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Claire Kramsch
The Predicament of Culture in Language Teaching

 The recent emphasis in language pedagogy on meanings and functions in authentic contexts of communication has brought "culture" into the picture.  But what do we mean by culture?  Is it something that can and should be taught?  Language teachers are not trained anthropologists, ethnographers, sociologists, or even literary scholars who each have their own definition of culture.  And if, as many argue, we cannot avoid teaching culture, the question is: which or whose culture should we teach?  This paper explores what the current obsession with culture means for the way we view our role as teachers, and the opportunities and problems it creates.

Claire Kramsch studied German Language and Literature at the Sorbonne and in Munich, and took post graduate courses in Applied Linguistics at Harvard University.  She is a Professor of German and Foreign Language Education.  She holds appointments in the German Department and in the Language, Literacy and Culture Division of the Graduate School of Education and is the Director of the Berkeley Language Center, a resource and professional development center for all foreign language teachers on campus, that she founded in 1994.  Professor Kramsch teaches undergraduate and graduate seminars in Second Language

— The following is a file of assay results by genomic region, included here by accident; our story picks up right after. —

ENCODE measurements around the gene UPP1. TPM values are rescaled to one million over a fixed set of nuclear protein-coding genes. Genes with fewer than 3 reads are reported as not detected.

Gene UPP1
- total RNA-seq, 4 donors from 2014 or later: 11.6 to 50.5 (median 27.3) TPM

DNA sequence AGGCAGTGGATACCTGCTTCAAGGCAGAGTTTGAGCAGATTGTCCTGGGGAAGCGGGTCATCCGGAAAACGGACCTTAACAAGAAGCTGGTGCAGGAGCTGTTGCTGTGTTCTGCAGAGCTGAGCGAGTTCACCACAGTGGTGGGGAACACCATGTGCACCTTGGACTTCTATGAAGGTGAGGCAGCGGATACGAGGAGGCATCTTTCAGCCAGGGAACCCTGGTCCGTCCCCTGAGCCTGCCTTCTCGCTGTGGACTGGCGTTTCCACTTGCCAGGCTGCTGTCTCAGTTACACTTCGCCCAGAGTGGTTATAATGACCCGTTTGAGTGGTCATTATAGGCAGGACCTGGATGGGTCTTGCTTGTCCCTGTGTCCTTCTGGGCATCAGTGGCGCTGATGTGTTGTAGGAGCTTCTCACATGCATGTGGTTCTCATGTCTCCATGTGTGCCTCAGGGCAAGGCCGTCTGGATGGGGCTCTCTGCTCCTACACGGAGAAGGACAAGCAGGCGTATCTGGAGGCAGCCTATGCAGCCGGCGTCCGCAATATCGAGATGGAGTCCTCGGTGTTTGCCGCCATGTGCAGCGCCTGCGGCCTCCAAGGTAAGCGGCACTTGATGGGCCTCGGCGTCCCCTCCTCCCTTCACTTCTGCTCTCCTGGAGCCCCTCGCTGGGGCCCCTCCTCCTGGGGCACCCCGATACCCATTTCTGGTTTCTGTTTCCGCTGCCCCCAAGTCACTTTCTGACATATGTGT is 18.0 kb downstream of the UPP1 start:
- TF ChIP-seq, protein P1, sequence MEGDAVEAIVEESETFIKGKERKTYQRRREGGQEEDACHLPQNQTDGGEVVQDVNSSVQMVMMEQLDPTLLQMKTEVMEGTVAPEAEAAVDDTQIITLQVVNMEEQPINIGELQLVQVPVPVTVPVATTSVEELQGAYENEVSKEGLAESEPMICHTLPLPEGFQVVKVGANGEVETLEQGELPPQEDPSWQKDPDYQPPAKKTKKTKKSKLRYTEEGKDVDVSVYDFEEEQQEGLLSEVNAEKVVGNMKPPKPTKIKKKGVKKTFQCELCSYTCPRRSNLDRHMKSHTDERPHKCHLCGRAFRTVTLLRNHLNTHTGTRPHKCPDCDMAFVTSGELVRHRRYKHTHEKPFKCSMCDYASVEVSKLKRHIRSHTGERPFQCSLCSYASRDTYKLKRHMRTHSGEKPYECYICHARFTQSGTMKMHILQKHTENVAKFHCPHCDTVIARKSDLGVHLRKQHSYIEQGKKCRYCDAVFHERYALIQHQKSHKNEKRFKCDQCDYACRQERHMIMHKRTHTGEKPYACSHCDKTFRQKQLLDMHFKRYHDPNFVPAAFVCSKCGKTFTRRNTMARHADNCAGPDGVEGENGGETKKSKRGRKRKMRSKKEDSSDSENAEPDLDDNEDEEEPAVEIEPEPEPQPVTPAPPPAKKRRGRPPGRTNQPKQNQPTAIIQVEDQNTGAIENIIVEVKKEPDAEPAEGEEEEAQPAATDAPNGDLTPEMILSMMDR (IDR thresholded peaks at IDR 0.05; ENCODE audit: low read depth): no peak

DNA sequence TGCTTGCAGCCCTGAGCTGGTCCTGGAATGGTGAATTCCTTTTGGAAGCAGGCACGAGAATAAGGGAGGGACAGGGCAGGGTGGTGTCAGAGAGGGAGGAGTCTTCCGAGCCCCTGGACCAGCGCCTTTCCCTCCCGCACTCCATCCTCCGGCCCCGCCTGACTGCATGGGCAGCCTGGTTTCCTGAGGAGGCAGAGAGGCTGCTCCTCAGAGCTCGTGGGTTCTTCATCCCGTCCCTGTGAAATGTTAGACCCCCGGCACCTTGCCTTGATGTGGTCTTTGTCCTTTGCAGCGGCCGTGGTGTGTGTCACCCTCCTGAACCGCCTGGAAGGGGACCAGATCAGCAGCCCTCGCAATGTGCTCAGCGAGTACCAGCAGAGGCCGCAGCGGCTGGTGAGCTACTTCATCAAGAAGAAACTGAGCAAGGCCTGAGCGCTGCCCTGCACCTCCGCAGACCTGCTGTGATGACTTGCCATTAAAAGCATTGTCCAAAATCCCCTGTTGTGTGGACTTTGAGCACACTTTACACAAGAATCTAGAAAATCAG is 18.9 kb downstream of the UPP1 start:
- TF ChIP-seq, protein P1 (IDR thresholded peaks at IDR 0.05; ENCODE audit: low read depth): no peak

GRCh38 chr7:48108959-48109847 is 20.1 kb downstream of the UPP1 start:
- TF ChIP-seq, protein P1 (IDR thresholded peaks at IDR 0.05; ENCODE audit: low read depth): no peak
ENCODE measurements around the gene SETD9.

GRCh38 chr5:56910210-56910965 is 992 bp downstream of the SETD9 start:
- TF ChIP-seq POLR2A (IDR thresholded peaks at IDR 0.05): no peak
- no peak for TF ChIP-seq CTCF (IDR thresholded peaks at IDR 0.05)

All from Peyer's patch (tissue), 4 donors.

Acquisition/Applied Linguistics and supervises PhD dissertations in the Graduate School of Education.  Her main area of research is applied sociolinguistics and the rold of discourse and culture in language learning and teaching.  She has published extensively on the topic and has given numerous workshops and seminars in the U.S.A. and in Europe.